Lakin declined to follow deployment orders after he tried through military channels to affirm the validity of orders under Obama’s command and was rebuffed. He had been scheduled to deploy to Afghanistan again.
In at least one of the earlier disputes, the Army simply canceled the orders rather than allow the argument to come to a head.
Lakin’s attorneys have said they now are demanding “discovery” of Obama’s records, and that in such a dispute that information is critical. The multitude of civil cases that have been brought over the Obama eligibility dispute all have failed to reach that process because of federal judges who have ruled on issues generally involving “standing.” The judges have concluded that damages from an ineligible president suffered by the plaintiffs would not be more for them than any other member of the public, so there is not a specific damage or danger.
Lakin’s counsel, Jensen, has explained that the Lakin case is different, since his client is being processed on criminal charges over the issue – a status that puts him in imminent danger of specific and personal “damages.”
The courts already have shown a weakness on the subject of Obama’s records. The discovery-of-evidence issue previously was raised in court by attorney John Hemenway, who was threatened by a federal judge with sanctions for bringing a court challenge to Obama’s presidency.
Hemenway is serving in emeritus status with the SafeguardOurConstitution website. Hemenway brought a previous court challenge, now on appeal, on behalf of a retired military officer, Gregory S. Hollister, who questioned Obama’s eligibility.
Robertson sarcastically wrote: “The plaintiff says that he is a retired Air Force colonel who continues to owe fealty to his commander in chief (because he might possibly be recalled to duty) and who is tortured by uncertainty as to whether he would have to obey orders from Barack Obama because it has not been proven – to the colonel’s satisfaction – that Mr. Obama is a native-born American citizen, qualified under the Constitution to be president.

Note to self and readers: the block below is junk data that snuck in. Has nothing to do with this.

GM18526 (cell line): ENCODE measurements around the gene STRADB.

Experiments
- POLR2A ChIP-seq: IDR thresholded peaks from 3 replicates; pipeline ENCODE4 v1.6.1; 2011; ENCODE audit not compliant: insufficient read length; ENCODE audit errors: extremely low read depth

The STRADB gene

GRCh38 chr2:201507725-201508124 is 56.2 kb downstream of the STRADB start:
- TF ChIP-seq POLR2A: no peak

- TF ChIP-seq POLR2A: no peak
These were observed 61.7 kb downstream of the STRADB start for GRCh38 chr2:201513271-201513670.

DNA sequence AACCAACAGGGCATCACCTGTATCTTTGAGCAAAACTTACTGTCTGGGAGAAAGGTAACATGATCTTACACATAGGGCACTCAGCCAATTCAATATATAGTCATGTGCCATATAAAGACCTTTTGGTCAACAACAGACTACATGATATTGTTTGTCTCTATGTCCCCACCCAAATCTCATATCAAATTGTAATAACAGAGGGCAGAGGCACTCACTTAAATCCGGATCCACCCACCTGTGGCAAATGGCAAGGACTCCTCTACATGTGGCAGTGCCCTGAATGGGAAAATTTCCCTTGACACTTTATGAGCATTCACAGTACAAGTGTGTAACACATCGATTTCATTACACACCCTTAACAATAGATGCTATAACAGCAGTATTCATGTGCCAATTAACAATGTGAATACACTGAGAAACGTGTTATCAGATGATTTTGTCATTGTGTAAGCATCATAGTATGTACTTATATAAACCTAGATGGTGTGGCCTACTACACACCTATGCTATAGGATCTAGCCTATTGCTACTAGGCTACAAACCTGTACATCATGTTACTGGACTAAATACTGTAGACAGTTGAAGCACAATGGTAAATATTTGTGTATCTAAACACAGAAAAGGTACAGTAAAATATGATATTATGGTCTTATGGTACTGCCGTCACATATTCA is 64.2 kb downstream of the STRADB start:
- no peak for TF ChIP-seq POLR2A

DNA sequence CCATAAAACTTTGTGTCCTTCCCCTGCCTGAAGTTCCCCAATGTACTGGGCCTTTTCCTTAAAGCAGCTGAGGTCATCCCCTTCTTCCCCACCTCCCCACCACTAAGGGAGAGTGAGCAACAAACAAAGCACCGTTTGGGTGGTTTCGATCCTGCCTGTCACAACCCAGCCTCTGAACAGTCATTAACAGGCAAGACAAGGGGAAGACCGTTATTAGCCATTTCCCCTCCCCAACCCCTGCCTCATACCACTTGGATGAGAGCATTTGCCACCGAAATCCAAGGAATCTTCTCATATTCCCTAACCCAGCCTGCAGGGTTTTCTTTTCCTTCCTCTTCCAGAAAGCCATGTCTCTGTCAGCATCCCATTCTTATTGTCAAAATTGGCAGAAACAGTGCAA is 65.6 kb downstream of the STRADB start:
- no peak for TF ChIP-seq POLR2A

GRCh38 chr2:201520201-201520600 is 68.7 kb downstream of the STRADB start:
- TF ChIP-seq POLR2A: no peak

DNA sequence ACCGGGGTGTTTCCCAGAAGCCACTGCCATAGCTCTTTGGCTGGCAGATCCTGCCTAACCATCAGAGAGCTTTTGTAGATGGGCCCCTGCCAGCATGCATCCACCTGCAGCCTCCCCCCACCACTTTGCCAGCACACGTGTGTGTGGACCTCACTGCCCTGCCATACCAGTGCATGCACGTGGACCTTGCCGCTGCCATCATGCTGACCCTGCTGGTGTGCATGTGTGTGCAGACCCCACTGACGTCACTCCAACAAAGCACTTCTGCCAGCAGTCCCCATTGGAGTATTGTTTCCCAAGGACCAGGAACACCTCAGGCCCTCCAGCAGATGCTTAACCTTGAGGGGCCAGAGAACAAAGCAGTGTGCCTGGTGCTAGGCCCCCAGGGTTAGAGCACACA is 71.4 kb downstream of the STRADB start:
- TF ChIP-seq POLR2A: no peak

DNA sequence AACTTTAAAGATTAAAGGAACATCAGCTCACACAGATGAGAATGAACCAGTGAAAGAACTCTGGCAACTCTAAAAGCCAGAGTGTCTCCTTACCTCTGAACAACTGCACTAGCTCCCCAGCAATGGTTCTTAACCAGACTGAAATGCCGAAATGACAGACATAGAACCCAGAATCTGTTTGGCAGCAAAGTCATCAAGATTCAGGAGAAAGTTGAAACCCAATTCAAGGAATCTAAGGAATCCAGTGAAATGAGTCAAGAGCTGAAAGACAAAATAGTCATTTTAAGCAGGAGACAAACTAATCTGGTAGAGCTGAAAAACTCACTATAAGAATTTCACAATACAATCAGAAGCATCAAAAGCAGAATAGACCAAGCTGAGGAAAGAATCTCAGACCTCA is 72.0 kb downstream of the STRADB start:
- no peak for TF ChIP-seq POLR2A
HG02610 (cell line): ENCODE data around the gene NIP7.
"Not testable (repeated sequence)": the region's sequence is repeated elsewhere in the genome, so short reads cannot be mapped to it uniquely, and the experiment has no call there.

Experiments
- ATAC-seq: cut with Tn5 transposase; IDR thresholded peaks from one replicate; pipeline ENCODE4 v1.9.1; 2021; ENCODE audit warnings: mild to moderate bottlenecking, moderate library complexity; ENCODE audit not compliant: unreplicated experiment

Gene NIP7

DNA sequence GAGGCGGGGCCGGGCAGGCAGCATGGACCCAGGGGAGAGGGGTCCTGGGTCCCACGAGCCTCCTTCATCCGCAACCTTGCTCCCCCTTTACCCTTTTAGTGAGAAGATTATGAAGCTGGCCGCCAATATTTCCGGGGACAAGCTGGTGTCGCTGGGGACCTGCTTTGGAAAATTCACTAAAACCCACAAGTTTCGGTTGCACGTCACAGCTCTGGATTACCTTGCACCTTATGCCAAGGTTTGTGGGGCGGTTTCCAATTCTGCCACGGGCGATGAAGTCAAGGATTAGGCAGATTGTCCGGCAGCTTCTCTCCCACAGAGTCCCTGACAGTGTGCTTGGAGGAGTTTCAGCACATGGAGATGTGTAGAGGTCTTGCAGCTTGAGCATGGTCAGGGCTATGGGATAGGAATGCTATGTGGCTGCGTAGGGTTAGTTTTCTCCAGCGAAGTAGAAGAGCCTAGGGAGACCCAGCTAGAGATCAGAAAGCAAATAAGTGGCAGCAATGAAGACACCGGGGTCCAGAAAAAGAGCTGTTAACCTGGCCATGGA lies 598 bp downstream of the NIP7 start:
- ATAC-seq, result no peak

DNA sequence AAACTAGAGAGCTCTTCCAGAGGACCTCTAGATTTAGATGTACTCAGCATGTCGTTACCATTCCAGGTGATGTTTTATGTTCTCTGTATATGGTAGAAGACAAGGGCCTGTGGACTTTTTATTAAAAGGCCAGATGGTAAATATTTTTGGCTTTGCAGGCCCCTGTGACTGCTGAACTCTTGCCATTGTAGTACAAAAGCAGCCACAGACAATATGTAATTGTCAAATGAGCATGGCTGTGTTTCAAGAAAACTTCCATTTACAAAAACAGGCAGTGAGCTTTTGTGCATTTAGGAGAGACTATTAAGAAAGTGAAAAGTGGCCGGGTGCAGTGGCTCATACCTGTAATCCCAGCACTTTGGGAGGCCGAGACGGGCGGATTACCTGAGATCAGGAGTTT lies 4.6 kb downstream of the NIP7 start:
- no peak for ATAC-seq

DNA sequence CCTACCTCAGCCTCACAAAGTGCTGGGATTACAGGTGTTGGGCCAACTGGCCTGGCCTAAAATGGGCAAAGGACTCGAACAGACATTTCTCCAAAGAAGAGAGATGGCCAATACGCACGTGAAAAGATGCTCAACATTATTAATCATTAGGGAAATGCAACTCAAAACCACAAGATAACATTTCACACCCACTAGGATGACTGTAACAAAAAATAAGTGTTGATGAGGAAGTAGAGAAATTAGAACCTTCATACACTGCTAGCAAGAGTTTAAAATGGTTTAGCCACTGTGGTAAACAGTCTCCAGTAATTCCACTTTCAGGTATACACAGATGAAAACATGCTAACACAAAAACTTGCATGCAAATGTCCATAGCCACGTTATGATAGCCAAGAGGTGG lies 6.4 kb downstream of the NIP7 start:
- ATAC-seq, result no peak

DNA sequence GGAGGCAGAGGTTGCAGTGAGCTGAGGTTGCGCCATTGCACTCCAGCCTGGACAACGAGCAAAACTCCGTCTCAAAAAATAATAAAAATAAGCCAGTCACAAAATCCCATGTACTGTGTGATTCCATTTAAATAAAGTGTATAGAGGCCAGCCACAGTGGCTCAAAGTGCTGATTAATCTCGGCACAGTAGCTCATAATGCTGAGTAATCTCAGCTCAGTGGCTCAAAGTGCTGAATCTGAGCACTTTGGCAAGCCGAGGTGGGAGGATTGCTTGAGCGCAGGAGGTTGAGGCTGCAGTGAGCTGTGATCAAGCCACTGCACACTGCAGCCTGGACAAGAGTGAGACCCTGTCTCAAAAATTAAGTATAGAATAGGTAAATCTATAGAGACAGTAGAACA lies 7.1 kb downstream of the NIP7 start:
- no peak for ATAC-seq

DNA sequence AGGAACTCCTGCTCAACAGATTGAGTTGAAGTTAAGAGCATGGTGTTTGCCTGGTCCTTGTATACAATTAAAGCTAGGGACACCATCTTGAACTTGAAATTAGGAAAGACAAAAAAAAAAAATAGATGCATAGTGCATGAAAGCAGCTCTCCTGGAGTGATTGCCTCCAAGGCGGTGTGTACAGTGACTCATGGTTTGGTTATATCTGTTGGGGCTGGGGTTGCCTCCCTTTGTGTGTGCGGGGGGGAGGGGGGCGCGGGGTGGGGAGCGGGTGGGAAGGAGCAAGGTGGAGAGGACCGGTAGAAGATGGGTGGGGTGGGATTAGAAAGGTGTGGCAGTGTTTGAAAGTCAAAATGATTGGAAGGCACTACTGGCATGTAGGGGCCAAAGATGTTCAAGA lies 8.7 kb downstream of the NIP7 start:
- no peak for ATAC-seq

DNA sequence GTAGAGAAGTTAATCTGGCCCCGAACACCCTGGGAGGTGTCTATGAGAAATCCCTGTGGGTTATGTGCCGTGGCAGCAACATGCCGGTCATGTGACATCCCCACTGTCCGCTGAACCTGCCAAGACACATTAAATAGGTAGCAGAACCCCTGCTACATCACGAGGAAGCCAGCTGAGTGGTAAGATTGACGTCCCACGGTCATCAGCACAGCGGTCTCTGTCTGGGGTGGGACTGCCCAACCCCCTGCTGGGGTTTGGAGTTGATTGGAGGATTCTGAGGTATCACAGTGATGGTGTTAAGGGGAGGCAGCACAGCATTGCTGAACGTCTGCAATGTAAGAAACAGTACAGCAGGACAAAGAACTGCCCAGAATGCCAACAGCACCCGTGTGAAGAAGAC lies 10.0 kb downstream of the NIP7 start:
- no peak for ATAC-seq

“The issue of the president’s citizenship was raised, vetted, blogged, texted, twittered and otherwise massaged by America’s vigilant citizenry during Mr. Obama’s two-year campaign for the presidency, but this plaintiff wants it resolved by a court,” Robertson wrote.
Hemenway warned at the time, “If the court persists in pressing Rule 11 procedures against Hemenway, then Hemenway should be allowed all of the discovery pertinent to the procedures as court precedents have permitted in the past.
“The court has referred to a number of facts outside of the record of this particular case and, therefore, the undersigned is particularly entitled to a hearing to get the truth of those matters into the record. This may require the court to authorize some discovery,” Hemenway said.
The court ultimately backed off its threat of sanctions.
In a separate case, the 3rd U.S. Circuit Court of Appeals threatened sanctions against attorney Mario Apuzzo. The court quickly backed off, however, when Apuzzo noted that under the rules of court procedure, being subjected to sanctions and penalties would give him the right to discovery in the case, possibly including Obama’s birth certificate.
The Constitution requires a president to be a “natural born citizen,” and, while the term is not defined in the Constitution, many legal analysts believe at the time it was written it meant a person born in the U.S. of two U.S. citizen parents. Critics say Obama clearly does not qualify under that definition, since he has admitted in his book his father never was a U.S. citizen. Some legal challenges have argued he wasn’t even born in Hawaii.
Tim Adams, a former senior elections clerk for Honolulu, has said there “definitely” are problems with Obama’s Hawaii birth story.
“As of the time I was in Hawaii working in the elections office we had many people who were asking about the eligibility of Senator Obama to be president. I was told at the time there is no long-form birth record, which would have been the case if President Obama was born in [a] hospital in Honolulu. There is no such form in Hawaii,” he said.